Firefighter Opposed to Vaccination Loses Discrimination Claim

By Jeffrey Rhodes March 11, 2020

A Texas fire department employee who refused a vaccination on religious grounds and who was offered the options of transferring to a new job or wearing additional safety equipment could not establish religious discrimination by the city, the 5th U.S. Circuit Court of Appeals ruled.

The plaintiff was an ordained Baptist minister and objected to vaccination as a tenet of his religion. The city of Leander Fire Department hired him as a firefighter in April 2012.

In 2014, the department adopted an infection control plan that directed fire department staff to receive flu vaccinations. The plaintiff received an exemption on religious grounds on the condition that he use personal protection equipment to avoid spreading the flu as a first responder.

In 2015, the plaintiff was promoted to the job of a driver/pump operator, which involved driving firefighters to the scene of an emergency and responding to rescue and fire suppression scenes and acting as a first responder for medical and nonmedical emergencies.

In 2016, the city required that staff receive a vaccine that immunizes from tetanus, diphtheria, and pertussis or whooping cough. In January 2016, the plaintiff sought an exemption on religious grounds.

In March 2016, the city offered to accommodate the plaintiff by reassigning him to a code enforcement officer position, which provided the same pay and benefits and did not require a vaccine, with training to be paid for by the city. Alternatively, he could continue to remain in his current position if he agreed to wear personal protective equipment, including a respirator, at all times, while on duty; submit to testing for possible diseases when his health condition justified  the need for the tests and keep a log of his temperature.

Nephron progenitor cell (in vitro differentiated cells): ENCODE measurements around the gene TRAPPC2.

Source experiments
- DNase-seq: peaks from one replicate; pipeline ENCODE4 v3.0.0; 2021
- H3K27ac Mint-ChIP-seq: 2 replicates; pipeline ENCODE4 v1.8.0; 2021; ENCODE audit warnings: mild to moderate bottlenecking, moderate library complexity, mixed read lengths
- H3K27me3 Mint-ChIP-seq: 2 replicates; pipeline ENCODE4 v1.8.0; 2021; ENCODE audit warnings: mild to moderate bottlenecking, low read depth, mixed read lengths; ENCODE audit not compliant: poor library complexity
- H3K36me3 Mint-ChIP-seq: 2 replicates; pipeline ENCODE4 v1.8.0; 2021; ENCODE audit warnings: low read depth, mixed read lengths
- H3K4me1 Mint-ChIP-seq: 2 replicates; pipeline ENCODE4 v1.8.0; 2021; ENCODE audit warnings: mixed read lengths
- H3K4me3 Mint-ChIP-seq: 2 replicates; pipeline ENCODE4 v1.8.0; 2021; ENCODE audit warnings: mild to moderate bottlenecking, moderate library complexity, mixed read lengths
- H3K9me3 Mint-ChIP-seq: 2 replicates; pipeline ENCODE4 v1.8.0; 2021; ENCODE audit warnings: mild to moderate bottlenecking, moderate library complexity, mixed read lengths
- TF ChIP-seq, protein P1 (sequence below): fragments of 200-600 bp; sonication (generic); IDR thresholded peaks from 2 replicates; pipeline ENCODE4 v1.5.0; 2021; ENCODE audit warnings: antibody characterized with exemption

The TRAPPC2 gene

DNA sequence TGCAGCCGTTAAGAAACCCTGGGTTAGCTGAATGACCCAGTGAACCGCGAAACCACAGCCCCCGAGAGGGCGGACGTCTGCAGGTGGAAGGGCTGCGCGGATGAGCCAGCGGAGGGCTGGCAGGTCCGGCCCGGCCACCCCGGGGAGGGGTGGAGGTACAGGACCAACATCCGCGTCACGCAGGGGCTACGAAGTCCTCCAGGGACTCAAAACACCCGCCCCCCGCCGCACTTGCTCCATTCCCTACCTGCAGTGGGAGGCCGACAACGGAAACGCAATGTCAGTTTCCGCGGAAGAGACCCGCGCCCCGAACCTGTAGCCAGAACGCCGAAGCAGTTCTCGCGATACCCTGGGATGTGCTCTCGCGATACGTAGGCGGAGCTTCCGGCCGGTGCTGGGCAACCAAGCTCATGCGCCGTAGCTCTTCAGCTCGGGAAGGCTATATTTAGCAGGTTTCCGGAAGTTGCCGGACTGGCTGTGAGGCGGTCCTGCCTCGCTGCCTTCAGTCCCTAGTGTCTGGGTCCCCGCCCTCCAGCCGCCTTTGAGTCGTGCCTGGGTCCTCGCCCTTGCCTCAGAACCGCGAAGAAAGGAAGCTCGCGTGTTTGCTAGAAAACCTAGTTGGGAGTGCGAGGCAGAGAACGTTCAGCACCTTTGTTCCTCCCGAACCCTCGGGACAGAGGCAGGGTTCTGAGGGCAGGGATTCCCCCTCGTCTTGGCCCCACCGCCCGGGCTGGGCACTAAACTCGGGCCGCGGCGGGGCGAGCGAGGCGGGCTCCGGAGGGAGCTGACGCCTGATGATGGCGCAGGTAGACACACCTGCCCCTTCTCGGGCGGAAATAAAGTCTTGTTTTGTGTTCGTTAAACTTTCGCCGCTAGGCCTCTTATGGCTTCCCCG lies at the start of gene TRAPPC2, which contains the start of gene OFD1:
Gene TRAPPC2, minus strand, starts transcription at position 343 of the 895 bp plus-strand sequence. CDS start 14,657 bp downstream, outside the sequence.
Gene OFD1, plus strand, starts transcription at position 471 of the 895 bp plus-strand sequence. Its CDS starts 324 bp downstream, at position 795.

The city gave the plaintiff one week to decide which option he would select. Four days later, the plaintiff declined the code enforcement job and agreed to take certain protective measures in his current position. However, he proposed that he would wear a respirator only when encountering patients who were coughing or had a history of communicable illness.

The fire chief refused to renegotiate and sent the plaintiff a letter, repeating the original proposal and giving him another week to decide which to select. The plaintiff reiterated his proposal and asked for evidence that wearing a respirator at all times would prevent communication of diseases.

Once the new deadline had passed, the chief determined that the plaintiff was in violation of his directive and that his disobedience justified firing him.

The plaintiff filed suit against the city and the fire chief, alleging discrimination and retaliation in violation of Title VII of the Civil Rights Act of 1964 and Texas law, and a violation of his First Amendment right to free exercise of religion. The city and the fire chief moved for summary judgment, which the district court granted. The plaintiff appealed to the 5th Circuit.

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On appeal, the plaintiff argued that the code enforcement position was a nine-to-five job for five days a week with possible overtime, unlike the firefighter position, which required only single 24-hour shifts, allowing time for other employment.

Title VII does not restrict an employer to only those means of accommodation that are preferred by the employee, the 5th Circuit decided. "Allowing transfer to a position with equivalent salary, which may indirectly result in the loss of outside income, cannot be faulted," the court stated.

As for the retaliation claim, the city gave a legitimate, nondiscriminatory reason for the plaintiff's firing—his defiance of a direct order by failing to select an accommodation.

Nor was the First Amendment violated, according to the court. The respirator proposal would have enabled the plaintiff to freely exercise his religion while maintaining his current job, the court said.

The appeals court affirmed the district court's dismissal of the plaintiff's claims.

Horvath v. City of Leander, Texas, 5th Cir., No. 18-51011 (Jan. 13, 2020).

Professional Pointer: Public employers must remember not only to accommodate employees' religious beliefs and practices but also to avoid restricting the free exercise of religion by imposing overly strict employment policies. Ensuring that policy changes are religion-neutral is a necessary first step to avoiding legal claims.

Jeffrey Rhodes is an attorney with McInroy, Rigby & Rhodes LLP in Arlington, Va.



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